The volcanic ash-related disruption that has shared the headlines with the election campaign since the middle of April has brought mixed fortunes for the hotel sector.
More than 95,000 flights were cancelled across Europe during the six days of disruption, with only a handful taking off and landing at UK airports. The restrictions were lifted late on Tuesday 20 April.
On the face of it, hotel guests unable to fly home would be an ideal captive audience, but many soon began to run out of money, leading to some unusual activity.
Grosvenor House hotel in London provided free laundry for affected customers, while Red Carnation Hotels offered guests at its Rubens at the Palace and Hotel 41 properties free tickets to Wicked at the nearby Apollo Victoria theatre.
An Edinburgh hotel took generosity up a notch, offering 100 free rooms to people stranded in the city. Ten Hill Place, which is owned by the Royal College of Surgeons, sent two members of staff to Edinburgh airport to spread the word about the offer - no doubt a charitable move, but one that also brought positive PR.
Industry experts were split on the impact on hotel trading. Marvin Rust, hospitality managing partner at Deloitte, estimated that the lockdown generated additional revenue of around £500,000 per day for London hotels - largely driven by airport properties. He said the short-term revenue boost from guests who were unable to leave outweighed the effect of cancellations from travellers unable to get to the UK.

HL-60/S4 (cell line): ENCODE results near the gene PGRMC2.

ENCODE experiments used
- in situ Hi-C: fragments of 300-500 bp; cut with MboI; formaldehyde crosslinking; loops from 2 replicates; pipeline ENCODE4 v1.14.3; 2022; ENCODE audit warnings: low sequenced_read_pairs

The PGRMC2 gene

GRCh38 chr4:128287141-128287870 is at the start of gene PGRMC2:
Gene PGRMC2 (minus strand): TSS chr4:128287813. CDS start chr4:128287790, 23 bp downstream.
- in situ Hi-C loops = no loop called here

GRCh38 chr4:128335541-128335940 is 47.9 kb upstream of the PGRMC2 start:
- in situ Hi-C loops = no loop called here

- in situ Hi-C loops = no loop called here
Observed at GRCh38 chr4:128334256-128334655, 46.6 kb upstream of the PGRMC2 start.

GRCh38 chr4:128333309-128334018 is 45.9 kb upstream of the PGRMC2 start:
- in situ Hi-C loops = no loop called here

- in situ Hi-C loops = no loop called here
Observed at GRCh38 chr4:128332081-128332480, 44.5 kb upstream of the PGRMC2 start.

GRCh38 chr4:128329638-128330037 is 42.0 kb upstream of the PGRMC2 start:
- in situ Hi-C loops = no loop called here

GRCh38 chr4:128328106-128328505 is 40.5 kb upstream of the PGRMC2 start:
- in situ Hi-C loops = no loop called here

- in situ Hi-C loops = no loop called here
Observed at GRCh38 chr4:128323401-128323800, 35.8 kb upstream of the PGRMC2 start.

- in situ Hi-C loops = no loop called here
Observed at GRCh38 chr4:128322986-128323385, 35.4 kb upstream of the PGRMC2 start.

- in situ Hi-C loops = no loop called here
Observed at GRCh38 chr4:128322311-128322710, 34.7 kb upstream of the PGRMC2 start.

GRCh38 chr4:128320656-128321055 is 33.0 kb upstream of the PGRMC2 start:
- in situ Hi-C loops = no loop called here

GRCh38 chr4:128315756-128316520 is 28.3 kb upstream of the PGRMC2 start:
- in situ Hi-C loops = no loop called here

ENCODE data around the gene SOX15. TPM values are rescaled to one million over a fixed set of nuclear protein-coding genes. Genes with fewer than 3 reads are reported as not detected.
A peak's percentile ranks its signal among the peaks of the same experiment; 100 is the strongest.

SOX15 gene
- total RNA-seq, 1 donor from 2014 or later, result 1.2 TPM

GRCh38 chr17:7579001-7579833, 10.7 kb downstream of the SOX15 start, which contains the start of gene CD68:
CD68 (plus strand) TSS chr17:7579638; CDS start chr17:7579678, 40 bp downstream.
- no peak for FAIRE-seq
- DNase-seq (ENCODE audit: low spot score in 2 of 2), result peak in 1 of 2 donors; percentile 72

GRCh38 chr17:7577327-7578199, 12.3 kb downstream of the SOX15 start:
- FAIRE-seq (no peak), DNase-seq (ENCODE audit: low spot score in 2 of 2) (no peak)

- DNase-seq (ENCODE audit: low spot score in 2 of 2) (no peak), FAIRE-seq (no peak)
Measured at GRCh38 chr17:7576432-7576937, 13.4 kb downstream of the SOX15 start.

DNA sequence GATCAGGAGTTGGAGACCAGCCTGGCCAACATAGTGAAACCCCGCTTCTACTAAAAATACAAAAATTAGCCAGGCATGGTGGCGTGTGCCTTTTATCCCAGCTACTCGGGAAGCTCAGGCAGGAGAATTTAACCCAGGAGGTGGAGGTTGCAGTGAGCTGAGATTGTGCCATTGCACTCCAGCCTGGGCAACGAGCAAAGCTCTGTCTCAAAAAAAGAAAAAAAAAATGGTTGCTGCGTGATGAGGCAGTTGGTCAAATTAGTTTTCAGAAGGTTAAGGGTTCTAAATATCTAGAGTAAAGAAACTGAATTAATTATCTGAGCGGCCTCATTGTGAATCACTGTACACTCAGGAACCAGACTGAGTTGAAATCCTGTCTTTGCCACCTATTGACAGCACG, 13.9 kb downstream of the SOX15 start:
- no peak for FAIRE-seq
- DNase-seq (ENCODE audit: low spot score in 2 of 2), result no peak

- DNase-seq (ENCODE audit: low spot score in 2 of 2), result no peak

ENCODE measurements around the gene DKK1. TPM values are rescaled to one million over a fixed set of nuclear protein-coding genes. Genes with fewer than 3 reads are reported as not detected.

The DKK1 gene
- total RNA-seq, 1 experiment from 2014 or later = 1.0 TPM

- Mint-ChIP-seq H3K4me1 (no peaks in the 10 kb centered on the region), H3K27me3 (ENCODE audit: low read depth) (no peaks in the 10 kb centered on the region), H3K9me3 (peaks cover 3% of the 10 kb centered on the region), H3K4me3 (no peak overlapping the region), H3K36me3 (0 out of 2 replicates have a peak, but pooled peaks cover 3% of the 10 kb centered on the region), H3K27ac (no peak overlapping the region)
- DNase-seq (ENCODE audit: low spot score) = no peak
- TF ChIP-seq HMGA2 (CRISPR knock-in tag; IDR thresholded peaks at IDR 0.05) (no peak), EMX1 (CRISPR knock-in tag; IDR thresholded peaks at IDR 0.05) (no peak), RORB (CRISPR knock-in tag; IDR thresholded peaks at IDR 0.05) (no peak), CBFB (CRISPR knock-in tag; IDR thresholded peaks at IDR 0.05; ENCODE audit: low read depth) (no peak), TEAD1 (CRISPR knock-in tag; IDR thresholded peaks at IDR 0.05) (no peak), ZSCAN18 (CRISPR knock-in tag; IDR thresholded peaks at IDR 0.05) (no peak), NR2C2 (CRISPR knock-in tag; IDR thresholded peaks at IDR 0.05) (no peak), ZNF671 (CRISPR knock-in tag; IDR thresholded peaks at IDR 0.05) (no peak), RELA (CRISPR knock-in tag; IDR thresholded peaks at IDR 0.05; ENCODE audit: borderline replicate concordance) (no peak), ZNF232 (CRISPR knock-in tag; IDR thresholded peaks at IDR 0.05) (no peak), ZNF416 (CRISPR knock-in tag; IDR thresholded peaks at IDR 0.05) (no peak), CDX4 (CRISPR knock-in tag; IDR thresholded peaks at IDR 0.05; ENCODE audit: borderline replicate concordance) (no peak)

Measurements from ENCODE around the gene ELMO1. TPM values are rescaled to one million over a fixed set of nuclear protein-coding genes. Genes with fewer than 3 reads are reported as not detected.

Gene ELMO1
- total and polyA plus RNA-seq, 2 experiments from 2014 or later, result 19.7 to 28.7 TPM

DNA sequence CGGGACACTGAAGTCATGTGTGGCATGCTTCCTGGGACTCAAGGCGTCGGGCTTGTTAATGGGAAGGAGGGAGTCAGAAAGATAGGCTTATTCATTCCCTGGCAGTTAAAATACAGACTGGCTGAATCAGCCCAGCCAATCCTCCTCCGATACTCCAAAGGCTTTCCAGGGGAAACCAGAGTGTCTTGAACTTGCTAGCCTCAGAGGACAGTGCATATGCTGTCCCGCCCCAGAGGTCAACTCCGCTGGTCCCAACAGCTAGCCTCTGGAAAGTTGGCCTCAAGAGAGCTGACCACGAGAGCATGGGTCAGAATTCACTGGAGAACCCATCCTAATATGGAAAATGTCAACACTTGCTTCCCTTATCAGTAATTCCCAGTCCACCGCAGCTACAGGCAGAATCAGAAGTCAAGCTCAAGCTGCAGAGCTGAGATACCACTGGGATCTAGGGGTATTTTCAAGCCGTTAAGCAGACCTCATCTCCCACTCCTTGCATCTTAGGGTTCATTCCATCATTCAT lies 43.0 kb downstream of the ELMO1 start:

But Tony Burnell, relationship director at Lloyds TSB Corporate Markets, said any hopes that the disruption would boost occupancy quickly faded, particularly in the capital.
"Initially, we were seeing a favourable impact, particularly in London, as a number of visitors to the capital were unable to leave when planned. Likewise, hotels near airports experienced an increase in occupancy as a result of the volcanic ash disruption," he said.
"However, when travellers who had stayed in hotels in central London were able to move, they were not replaced by new visitors to the country."
Visit London has estimated that the disruption cost the capital £102m in lost tourist spending, with hotel occupancy down by as much as 25%, and theatres, restaurants and shops all seeing a fall in visitors.
An estimated 100,000 visitors who would otherwise have gone home remained in London, but many were cash strapped because of dwindling budgets, the tourist board said.
Early figures indicate that London hotels were attempting to make up for the hit to occupancy by raising room rates. Analysis of rates during the week of 15 to 22 April, by hotel price comparison website Trivago, shows that an overnight stay in London during the airline grounding averaged £205 a night; compared with April's expected average of £138 - a climb of 49%.
However, major operators such as Marriott and Rezidor insisted they had not raised room rates and Robert Barnard, a partner at consultancy PKF, cautioned that the true impact of the disruption will only be evident later in the year.
"As with many other businesses affected by the cloud, probably the most difficult aspect of the situation was, and still is to an extent, the uncertainty that surrounds it," he said. "This will impact the April figures - some positively, others not so. Thus we will not really be able to gauge what is happening until May.
"May, of course, is always a tricky month for hoteliers due to there being two bank holidays. Therefore, we won't really know how hoteliers are faring until we're halfway through the year."
By Daniel Thomas
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